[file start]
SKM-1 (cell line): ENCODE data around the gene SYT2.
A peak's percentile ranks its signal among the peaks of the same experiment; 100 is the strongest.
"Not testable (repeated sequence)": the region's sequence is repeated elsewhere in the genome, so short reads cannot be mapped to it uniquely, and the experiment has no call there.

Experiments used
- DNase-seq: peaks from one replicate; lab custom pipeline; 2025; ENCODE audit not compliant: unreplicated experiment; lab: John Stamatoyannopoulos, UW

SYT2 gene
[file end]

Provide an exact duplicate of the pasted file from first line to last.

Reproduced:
SKM-1 (cell line): ENCODE data around the gene SYT2.
A peak's percentile ranks its signal among the peaks of the same experiment; 100 is the strongest.
"Not testable (repeated sequence)": the region's sequence is repeated elsewhere in the genome, so short reads cannot be mapped to it uniquely, and the experiment has no call there.

Experiments used
- DNase-seq: peaks from one replicate; lab custom pipeline; 2025; ENCODE audit not compliant: unreplicated experiment; lab: John Stamatoyannopoulos, UW

SYT2 gene